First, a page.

Founded in 1933, the Screen Actors Guild has promoted the interests of film performers since Hollywood's Golden Age. Among the rights supported by SAG is the idea of "scale" pay, which refers to a minimum rate for actors' salaries. Scale rates have varied over the years, and are different for each type of production.
Global Rule One
SAG scale rates are enforced through what is known as Global Rule One. This is a policy by which all SAG members must abide. Global Rule One states that SAG members will not work on productions that don't use SAG contracts or don't have approval from SAG. Thus, Global Rule One encourages producers to pay the scale rates specified by SAG, rather than engage in reverse bidding by forcing actors in need of work to lower their rates. By implementing Global Rule One in productions around the world, SAG seeks a standardized payment system in which member actors always receive a minimum salary. The SAG contract also contains additional provisions for residuals which must be adhered to by the producers along with the scale rate. In a sense, scale pay is the most basic demand made in SAG contracts.
Types of Productions
Scale rates vary from several hundred to several thousand dollars for a daily rate. The biggest determining factor in what scale will be set at in the contract is the type of production for which the scale rate will apply. Film and television scale rates are among the highest, since the exposure is great and the producers have ample opportunity to recoup their costs. While theatrical film and television contracts are not the same, they both use higher scale rates because of the nature of the media. Lower scale rates are specified for commercials. Commercial scale rates are dependent on the medium over which the commercial will be broadcast, among other factors, with national television commercials garnering the highest scale rates. Industrial and educational production has its own contract with even lower scale rates.
There are a number of other factors that determine SAG's contracted minimum pay scale. Actors are paid differently if they are in a principal role or a supporting role. SAG refers to these different types of performers as "principal performers" and "background performers." In the case of commercials, the scope of the audience also comes into play, with national cable commercials being far more lucrative than local broadcast advertising. SAG scale also changes based on the length of production. Longer productions that offer actors more steady work are subject to a lower scale rate, while shorter productions are forced to compensate the actors with a higher scale for the shorter duration. SAG members may also fall into special scale categories for performing voice-over work or appearing on-screen as part of a large group.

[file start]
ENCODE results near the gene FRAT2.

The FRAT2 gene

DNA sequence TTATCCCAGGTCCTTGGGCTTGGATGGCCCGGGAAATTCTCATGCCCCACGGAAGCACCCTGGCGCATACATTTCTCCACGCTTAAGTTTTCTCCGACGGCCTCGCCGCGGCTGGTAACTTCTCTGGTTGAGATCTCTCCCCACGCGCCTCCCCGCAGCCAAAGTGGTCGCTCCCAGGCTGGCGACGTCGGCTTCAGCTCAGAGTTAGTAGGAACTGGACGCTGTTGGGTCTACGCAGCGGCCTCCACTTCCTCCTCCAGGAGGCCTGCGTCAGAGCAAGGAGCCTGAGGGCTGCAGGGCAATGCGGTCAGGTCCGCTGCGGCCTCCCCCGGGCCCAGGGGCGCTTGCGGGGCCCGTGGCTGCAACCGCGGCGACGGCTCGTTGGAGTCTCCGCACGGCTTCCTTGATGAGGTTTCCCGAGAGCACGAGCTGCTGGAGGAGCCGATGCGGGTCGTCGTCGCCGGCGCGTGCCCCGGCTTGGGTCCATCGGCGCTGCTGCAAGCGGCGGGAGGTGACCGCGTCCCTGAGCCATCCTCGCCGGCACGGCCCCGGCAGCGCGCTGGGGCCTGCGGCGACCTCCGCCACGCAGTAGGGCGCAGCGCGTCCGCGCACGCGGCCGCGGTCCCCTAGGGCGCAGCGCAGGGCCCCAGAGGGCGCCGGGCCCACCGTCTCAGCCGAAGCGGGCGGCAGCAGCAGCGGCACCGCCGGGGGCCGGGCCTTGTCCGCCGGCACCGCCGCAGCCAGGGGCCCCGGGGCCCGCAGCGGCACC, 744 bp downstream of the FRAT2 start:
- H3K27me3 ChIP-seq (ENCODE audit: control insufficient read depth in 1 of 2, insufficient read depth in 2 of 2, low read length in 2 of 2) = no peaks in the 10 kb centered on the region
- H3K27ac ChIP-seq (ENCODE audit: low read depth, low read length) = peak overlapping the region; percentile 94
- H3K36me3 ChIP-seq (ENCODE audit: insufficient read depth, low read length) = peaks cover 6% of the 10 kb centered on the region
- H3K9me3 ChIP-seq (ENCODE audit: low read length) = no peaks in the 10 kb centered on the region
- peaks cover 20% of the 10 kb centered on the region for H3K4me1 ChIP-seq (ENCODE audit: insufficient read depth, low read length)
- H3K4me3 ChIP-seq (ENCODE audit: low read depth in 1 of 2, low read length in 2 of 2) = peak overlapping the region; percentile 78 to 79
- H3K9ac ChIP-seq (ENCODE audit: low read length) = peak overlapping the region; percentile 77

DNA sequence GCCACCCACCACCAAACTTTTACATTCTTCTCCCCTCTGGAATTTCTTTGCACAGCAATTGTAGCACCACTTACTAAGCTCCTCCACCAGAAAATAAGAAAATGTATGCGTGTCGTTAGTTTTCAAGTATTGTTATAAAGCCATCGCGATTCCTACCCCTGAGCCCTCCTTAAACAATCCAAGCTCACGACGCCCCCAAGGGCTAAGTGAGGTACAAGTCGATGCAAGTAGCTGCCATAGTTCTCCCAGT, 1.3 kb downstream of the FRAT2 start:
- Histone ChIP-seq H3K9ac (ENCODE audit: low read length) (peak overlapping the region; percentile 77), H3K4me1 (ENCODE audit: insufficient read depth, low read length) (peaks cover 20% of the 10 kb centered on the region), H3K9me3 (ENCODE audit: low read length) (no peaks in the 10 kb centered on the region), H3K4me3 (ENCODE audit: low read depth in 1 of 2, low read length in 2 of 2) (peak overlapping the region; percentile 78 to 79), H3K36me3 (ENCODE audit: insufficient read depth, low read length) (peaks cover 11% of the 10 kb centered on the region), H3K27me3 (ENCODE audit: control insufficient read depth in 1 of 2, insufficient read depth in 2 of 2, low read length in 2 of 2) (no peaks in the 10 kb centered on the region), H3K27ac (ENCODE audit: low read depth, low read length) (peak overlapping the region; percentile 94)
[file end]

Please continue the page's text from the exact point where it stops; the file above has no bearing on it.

Scale is an important part of SAG's contracts, but it is by no means the only concern of the union. Besides setting scale rates for different levels of work, SAG's contracts with the different production sectors specify terms such as the length of a work day. Contracts also mandate the frequency and duration of breaks. As an addition to scale rates, overtime pay is also specified as a percentage increase over and above scale rates. Appropriate payment and accommodations for travel are also spelled out in the SAG contracts. One of the most important elements of SAG contracts besides scale rates involve health benefits. A series of Producers Pension and Health Plans are offered by SAG to members who earn enough in SAG wages or work a certain number of days in a given year.
SAG does not currently specify scale for productions intended for new media, such as Internet-only advertising or programming. The exploitation of new media has been at the center of recently contested negotiations between SAG and major production companies. Besides determining how royalties will be paid to SAG members for work that is done in another medium (theatrical film or television) and later rebroadcast online, these negotiations have dealt with initial payments for acting in new media productions. Since SAG does not specify a minimum scale for this type of work, it provides guidelines to its members for negotiating a rate with producers. New media policy continues to dominate SAG's agenda as more and more producers (and the actors they employ) are subject to web-based revenue streams.
- Scott Freiheit, http://commons.wikimedia.org/wiki/File:Comedy_and_tragedy_masks.jpg